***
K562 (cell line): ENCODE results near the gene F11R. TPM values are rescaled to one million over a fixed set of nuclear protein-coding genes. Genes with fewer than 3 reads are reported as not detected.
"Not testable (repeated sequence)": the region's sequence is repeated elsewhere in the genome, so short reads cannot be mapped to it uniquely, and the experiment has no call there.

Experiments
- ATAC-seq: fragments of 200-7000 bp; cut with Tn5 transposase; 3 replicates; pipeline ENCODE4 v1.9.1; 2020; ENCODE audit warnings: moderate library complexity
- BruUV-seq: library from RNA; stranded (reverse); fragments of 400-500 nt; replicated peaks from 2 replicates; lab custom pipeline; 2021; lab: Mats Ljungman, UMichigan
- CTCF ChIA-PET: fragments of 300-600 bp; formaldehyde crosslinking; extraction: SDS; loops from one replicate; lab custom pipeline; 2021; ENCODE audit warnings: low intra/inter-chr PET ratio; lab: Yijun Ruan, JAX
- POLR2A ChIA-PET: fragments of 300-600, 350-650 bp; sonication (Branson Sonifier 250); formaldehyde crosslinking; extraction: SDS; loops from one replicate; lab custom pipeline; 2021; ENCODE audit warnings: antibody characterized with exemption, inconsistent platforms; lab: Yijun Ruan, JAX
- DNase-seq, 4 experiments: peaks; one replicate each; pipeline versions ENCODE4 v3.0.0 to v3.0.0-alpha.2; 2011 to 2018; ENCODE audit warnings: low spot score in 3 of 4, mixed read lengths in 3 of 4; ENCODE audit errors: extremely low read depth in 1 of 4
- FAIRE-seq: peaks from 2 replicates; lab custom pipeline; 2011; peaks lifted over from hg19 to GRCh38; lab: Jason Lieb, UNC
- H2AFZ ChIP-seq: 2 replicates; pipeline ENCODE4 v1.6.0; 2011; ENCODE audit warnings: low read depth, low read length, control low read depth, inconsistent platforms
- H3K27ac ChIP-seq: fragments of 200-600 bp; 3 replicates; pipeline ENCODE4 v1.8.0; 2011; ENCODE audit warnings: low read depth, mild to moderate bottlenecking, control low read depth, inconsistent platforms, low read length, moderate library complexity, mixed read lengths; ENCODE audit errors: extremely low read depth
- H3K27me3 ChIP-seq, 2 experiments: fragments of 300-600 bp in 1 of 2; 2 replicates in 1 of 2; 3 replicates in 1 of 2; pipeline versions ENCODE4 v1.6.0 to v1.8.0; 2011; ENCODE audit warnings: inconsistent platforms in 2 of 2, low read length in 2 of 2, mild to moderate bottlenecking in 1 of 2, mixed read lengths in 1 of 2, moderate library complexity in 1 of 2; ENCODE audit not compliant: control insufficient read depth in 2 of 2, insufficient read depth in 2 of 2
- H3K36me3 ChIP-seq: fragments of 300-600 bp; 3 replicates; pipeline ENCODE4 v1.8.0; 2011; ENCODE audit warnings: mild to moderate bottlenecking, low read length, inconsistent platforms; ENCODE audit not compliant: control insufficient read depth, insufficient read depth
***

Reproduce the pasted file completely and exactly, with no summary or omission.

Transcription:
K562 (cell line): ENCODE results near the gene F11R. TPM values are rescaled to one million over a fixed set of nuclear protein-coding genes. Genes with fewer than 3 reads are reported as not detected.
"Not testable (repeated sequence)": the region's sequence is repeated elsewhere in the genome, so short reads cannot be mapped to it uniquely, and the experiment has no call there.

Experiments
- ATAC-seq: fragments of 200-7000 bp; cut with Tn5 transposase; 3 replicates; pipeline ENCODE4 v1.9.1; 2020; ENCODE audit warnings: moderate library complexity
- BruUV-seq: library from RNA; stranded (reverse); fragments of 400-500 nt; replicated peaks from 2 replicates; lab custom pipeline; 2021; lab: Mats Ljungman, UMichigan
- CTCF ChIA-PET: fragments of 300-600 bp; formaldehyde crosslinking; extraction: SDS; loops from one replicate; lab custom pipeline; 2021; ENCODE audit warnings: low intra/inter-chr PET ratio; lab: Yijun Ruan, JAX
- POLR2A ChIA-PET: fragments of 300-600, 350-650 bp; sonication (Branson Sonifier 250); formaldehyde crosslinking; extraction: SDS; loops from one replicate; lab custom pipeline; 2021; ENCODE audit warnings: antibody characterized with exemption, inconsistent platforms; lab: Yijun Ruan, JAX
- DNase-seq, 4 experiments: peaks; one replicate each; pipeline versions ENCODE4 v3.0.0 to v3.0.0-alpha.2; 2011 to 2018; ENCODE audit warnings: low spot score in 3 of 4, mixed read lengths in 3 of 4; ENCODE audit errors: extremely low read depth in 1 of 4
- FAIRE-seq: peaks from 2 replicates; lab custom pipeline; 2011; peaks lifted over from hg19 to GRCh38; lab: Jason Lieb, UNC
- H2AFZ ChIP-seq: 2 replicates; pipeline ENCODE4 v1.6.0; 2011; ENCODE audit warnings: low read depth, low read length, control low read depth, inconsistent platforms
- H3K27ac ChIP-seq: fragments of 200-600 bp; 3 replicates; pipeline ENCODE4 v1.8.0; 2011; ENCODE audit warnings: low read depth, mild to moderate bottlenecking, control low read depth, inconsistent platforms, low read length, moderate library complexity, mixed read lengths; ENCODE audit errors: extremely low read depth
- H3K27me3 ChIP-seq, 2 experiments: fragments of 300-600 bp in 1 of 2; 2 replicates in 1 of 2; 3 replicates in 1 of 2; pipeline versions ENCODE4 v1.6.0 to v1.8.0; 2011; ENCODE audit warnings: inconsistent platforms in 2 of 2, low read length in 2 of 2, mild to moderate bottlenecking in 1 of 2, mixed read lengths in 1 of 2, moderate library complexity in 1 of 2; ENCODE audit not compliant: control insufficient read depth in 2 of 2, insufficient read depth in 2 of 2
- H3K36me3 ChIP-seq: fragments of 300-600 bp; 3 replicates; pipeline ENCODE4 v1.8.0; 2011; ENCODE audit warnings: mild to moderate bottlenecking, low read length, inconsistent platforms; ENCODE audit not compliant: control insufficient read depth, insufficient read depth